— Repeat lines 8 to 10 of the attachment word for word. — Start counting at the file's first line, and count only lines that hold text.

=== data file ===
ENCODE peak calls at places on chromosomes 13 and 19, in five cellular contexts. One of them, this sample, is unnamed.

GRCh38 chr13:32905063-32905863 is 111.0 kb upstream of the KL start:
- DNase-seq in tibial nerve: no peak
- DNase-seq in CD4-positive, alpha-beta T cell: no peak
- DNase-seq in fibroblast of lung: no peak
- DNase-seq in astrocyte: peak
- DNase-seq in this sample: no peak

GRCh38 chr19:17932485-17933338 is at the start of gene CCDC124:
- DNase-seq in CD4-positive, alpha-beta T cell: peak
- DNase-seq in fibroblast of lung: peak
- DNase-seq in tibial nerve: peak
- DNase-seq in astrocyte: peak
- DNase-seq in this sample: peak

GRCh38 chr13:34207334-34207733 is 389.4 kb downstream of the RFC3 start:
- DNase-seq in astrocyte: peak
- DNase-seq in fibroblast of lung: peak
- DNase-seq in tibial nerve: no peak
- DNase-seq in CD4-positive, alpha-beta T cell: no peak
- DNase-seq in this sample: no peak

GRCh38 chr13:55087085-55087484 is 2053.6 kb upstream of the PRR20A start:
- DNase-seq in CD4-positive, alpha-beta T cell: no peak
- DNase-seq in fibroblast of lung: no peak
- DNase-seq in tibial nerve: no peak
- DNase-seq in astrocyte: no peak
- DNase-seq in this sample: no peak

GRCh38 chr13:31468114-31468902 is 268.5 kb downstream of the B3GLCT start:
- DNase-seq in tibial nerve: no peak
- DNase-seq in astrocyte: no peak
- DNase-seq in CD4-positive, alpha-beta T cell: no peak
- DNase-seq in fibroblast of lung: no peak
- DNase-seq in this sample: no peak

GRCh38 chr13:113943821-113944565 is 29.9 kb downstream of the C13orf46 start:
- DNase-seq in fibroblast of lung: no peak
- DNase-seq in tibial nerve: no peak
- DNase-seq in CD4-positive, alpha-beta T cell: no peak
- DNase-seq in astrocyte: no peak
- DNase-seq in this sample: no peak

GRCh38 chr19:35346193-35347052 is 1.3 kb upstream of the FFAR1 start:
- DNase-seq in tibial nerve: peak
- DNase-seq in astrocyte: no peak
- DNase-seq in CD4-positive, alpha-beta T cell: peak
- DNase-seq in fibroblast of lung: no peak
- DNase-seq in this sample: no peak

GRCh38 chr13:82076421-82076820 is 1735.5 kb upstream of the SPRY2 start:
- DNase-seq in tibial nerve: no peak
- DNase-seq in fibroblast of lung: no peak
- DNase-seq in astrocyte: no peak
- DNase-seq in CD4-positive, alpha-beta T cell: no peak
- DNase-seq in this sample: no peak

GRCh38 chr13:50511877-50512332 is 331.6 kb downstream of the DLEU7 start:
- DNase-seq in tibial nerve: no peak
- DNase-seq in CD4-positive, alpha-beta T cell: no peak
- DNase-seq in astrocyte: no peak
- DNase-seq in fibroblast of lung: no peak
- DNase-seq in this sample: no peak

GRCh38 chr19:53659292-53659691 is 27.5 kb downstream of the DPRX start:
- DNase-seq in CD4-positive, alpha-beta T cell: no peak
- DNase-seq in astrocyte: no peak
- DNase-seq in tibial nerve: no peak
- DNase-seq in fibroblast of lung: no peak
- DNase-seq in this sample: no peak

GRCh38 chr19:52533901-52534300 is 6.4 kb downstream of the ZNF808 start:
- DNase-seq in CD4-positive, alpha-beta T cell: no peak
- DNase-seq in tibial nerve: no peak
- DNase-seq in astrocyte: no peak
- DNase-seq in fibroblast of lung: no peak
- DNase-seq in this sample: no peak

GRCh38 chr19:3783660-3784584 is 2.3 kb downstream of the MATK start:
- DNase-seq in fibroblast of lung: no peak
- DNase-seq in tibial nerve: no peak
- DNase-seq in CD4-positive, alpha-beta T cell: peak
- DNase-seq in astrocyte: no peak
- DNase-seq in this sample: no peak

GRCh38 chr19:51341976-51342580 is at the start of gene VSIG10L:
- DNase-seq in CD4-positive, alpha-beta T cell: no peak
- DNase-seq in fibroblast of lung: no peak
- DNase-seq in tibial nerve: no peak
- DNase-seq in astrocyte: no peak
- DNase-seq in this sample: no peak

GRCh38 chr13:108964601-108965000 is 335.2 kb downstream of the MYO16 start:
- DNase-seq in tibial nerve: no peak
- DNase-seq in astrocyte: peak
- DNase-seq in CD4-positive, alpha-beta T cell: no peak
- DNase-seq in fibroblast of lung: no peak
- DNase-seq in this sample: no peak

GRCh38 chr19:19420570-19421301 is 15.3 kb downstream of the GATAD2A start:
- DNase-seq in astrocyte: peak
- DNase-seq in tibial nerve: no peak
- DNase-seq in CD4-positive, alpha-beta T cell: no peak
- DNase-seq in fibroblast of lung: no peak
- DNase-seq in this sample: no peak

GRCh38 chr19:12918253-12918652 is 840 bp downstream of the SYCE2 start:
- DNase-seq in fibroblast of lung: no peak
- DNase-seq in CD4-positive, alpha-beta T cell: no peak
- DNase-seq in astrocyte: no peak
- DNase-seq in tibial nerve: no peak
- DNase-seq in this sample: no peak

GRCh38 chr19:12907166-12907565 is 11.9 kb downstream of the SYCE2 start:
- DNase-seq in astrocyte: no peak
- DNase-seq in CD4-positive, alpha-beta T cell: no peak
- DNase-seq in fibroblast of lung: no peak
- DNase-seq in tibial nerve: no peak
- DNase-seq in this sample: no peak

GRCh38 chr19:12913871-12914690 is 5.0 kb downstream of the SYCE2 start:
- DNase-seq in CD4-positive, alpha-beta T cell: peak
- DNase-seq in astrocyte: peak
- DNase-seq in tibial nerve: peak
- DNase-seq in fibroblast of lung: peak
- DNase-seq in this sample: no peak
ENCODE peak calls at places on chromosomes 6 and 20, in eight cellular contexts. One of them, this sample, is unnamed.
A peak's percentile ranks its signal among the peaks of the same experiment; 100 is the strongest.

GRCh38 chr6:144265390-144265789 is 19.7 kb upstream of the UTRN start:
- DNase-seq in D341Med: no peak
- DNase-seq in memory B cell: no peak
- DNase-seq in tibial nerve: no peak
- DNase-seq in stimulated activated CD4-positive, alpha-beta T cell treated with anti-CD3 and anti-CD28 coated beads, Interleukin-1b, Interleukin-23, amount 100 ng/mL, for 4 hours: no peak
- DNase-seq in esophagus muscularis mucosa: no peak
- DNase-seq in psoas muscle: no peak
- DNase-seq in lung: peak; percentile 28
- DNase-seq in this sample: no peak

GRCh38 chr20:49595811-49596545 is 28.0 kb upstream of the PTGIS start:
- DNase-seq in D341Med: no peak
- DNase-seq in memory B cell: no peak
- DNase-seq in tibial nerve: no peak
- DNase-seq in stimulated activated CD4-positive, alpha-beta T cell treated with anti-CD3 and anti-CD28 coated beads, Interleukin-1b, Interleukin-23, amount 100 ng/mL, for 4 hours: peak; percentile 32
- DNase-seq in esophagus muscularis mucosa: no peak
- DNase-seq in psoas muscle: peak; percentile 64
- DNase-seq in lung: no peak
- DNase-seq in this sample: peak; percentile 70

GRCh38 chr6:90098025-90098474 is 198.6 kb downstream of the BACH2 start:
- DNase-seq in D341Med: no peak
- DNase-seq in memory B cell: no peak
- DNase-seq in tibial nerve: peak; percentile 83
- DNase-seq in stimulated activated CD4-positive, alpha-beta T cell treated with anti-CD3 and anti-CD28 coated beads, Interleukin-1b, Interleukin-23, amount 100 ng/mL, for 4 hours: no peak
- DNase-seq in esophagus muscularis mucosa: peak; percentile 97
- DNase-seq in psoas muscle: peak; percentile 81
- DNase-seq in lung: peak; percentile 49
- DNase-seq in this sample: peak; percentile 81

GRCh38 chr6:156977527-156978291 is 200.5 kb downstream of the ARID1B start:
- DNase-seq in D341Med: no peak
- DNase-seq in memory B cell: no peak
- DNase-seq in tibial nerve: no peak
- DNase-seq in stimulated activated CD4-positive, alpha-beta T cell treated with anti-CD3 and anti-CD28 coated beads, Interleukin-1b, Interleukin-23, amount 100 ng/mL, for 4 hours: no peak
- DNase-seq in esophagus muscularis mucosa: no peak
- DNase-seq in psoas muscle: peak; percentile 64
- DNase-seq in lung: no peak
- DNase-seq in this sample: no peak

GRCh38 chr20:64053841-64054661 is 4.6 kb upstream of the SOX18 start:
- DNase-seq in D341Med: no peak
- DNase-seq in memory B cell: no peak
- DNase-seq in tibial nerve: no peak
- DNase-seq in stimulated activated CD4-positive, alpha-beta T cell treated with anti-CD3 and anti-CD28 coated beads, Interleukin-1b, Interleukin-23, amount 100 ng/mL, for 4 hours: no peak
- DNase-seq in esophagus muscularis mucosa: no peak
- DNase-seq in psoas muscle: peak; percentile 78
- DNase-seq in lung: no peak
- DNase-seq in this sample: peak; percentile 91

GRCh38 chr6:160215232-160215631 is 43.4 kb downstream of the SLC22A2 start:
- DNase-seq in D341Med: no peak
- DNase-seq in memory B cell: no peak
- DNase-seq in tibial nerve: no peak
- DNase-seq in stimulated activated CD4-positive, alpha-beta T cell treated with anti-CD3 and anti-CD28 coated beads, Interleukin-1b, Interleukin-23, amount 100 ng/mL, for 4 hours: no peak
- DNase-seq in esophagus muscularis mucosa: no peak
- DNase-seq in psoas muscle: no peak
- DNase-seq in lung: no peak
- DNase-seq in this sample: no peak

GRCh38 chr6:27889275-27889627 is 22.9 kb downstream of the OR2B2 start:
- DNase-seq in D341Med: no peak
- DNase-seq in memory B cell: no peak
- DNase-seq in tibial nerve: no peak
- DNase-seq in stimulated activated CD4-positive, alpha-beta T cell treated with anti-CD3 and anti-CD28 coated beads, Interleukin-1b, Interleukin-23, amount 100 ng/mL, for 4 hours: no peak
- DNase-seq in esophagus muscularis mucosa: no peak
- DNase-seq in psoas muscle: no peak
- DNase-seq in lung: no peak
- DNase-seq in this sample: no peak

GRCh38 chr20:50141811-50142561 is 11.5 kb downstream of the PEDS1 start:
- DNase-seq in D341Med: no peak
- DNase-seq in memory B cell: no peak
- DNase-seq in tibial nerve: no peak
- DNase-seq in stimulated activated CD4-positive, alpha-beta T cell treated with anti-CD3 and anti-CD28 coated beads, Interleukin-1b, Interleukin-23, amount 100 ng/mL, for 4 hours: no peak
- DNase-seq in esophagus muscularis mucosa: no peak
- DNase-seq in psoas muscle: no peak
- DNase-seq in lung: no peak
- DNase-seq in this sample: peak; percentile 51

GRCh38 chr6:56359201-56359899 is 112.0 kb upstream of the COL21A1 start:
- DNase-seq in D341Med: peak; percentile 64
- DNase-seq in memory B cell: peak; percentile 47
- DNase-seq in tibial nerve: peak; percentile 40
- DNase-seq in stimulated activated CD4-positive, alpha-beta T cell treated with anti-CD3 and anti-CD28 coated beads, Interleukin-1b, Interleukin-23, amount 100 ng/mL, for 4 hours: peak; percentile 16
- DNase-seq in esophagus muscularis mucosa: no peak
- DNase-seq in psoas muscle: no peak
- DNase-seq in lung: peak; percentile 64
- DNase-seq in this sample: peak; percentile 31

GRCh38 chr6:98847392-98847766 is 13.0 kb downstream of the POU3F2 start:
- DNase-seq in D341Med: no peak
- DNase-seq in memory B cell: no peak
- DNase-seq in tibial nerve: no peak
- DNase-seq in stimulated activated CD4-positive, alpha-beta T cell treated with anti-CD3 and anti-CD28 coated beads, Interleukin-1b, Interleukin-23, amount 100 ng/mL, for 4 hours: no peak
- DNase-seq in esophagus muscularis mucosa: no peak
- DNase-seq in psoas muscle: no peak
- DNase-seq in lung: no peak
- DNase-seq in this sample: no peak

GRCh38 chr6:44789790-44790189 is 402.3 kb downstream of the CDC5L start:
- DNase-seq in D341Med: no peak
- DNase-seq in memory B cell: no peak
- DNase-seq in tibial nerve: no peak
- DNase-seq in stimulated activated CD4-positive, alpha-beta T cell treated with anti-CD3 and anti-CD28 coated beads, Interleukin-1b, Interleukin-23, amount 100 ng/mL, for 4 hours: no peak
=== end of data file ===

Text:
GRCh38 chr19:17932485-17933338 is at the start of gene CCDC124:
- DNase-seq in CD4-positive, alpha-beta T cell: peak
- DNase-seq in fibroblast of lung: peak